Take a deep breath. Calm down.
I know that we were all very hurt by the results of the election, but it’s time for all the stupid angry talk to cease and time to start figuring out what we do next. If there is one thing that we have learned in this election it is that there are least two distinct cultures coexisting in this country. One is urban and more socially liberal and the other is suburban/rural and more culturally conservative. I know I’m generalizing but I think it’s safe to make that distinction at this point, for it seems at times that we are living in two distinct realities. Your reality is determined by the information that is available to you. One person’s war of liberation is another person’s bloody mistake, but I’m not here to solve that argument. I know that Iraq was a mistake. I’m just asking you to empathize with the other side. Try to put yourself in their shoes, because if we don’t we’re never going to make them believe in us. I know we are right but the Democratic Party has done one shitty job selling that to the masses over the last 10 years.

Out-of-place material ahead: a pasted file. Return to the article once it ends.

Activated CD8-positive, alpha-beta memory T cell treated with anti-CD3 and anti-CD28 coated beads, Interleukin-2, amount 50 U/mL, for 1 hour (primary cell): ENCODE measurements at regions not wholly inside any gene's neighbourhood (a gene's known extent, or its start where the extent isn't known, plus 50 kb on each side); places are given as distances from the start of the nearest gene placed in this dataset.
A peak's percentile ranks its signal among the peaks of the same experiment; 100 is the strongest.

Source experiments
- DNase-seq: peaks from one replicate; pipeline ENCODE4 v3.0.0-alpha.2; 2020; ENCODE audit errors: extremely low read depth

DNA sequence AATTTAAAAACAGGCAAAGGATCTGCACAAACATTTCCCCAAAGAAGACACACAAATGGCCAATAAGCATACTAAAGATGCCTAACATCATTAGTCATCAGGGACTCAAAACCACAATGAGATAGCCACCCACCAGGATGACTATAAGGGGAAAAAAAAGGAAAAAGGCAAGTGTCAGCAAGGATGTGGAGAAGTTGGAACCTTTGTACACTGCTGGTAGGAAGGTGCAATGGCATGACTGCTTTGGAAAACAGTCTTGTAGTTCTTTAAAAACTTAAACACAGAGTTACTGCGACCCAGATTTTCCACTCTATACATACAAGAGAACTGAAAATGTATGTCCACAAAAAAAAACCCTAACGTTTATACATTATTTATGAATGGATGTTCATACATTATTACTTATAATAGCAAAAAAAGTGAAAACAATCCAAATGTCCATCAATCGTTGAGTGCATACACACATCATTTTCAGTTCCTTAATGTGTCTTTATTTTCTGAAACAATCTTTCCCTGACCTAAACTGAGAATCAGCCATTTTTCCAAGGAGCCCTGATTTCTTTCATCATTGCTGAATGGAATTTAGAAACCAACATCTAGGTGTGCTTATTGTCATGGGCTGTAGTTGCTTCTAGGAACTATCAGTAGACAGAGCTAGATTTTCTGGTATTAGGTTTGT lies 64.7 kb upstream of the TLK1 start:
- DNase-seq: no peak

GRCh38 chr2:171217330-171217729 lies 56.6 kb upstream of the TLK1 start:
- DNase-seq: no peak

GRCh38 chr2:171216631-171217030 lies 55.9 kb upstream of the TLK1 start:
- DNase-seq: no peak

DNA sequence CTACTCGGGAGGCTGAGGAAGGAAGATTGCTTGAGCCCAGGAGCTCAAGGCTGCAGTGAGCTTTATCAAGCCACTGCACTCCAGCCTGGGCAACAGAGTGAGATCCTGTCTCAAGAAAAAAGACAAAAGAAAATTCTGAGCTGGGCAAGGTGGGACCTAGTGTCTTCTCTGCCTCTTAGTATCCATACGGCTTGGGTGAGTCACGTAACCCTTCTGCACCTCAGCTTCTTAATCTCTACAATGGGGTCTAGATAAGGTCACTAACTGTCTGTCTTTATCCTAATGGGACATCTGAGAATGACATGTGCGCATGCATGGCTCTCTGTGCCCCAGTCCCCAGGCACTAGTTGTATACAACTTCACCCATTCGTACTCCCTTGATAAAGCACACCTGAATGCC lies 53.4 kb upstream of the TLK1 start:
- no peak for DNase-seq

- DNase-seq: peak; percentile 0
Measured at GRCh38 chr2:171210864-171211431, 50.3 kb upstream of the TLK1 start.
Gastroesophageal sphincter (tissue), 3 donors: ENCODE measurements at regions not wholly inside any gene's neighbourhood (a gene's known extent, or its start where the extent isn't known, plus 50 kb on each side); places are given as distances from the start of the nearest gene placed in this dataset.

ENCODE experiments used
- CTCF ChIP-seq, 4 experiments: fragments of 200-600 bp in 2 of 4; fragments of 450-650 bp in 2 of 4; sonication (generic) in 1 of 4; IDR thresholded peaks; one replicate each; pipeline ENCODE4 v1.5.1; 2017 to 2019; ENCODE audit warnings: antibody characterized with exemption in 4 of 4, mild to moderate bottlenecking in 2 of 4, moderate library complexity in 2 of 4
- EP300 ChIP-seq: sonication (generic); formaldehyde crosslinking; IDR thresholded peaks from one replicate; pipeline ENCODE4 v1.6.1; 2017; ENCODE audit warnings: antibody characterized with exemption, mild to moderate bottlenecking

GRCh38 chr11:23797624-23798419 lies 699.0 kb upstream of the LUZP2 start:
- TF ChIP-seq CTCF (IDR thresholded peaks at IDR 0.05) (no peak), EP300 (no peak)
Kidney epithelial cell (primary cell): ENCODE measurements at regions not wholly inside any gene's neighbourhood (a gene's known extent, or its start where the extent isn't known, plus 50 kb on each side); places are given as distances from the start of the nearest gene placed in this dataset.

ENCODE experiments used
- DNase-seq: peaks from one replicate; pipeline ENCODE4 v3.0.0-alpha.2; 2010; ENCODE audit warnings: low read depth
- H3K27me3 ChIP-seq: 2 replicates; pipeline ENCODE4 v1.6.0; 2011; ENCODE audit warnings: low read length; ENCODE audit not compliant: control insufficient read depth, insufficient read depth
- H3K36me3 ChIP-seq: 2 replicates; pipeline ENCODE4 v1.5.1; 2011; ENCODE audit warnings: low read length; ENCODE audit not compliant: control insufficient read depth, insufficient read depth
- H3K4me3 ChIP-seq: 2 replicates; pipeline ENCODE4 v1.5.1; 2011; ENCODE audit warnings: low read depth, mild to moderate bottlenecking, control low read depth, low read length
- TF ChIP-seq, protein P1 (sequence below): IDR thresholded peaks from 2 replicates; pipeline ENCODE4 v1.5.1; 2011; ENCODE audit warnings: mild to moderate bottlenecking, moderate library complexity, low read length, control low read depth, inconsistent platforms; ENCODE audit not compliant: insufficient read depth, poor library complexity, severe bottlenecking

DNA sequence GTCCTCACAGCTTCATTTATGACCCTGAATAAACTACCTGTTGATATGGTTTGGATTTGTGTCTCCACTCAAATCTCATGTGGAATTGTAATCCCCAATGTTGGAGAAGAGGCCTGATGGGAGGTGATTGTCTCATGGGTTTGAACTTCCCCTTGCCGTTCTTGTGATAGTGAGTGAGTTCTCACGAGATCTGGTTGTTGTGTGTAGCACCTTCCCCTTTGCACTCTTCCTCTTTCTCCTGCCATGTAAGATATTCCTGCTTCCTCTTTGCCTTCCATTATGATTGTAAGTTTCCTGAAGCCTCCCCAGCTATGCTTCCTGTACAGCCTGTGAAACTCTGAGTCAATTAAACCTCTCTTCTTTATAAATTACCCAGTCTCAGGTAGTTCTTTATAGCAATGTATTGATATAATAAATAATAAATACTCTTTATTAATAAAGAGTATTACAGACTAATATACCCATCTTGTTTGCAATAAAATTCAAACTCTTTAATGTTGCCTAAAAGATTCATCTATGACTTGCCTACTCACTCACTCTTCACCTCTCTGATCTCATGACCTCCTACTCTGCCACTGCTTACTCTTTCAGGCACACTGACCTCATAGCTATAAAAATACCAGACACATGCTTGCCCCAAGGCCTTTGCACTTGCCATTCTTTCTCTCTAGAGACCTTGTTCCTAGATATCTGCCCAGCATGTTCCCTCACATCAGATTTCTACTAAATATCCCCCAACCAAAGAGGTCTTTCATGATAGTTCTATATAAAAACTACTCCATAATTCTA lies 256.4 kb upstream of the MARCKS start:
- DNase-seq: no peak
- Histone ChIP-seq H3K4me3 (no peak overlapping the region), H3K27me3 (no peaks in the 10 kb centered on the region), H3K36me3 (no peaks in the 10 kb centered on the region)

The first question the Democratic Party has to ask itself is, frankly, “What states do we think we can pick up in 2008?” With a few exceptions, Kerry won the same states that Gore did in 2000. The theory that you can piece together 270 electoral votes just by catering to urban socially liberal voters in the Northeast, Great Lakes, and West Coast has been thoroughly proven wrong. The problem is that it doesn’t leave any room for error. For this theory to work it must work flawlessly. You lose one state that you expected to get and it’s all over. The Democratic Party needs to focus on where the party can grow and consolidate its power. The party must find ways to appeal to a larger part of the country than it has for the last 10 years.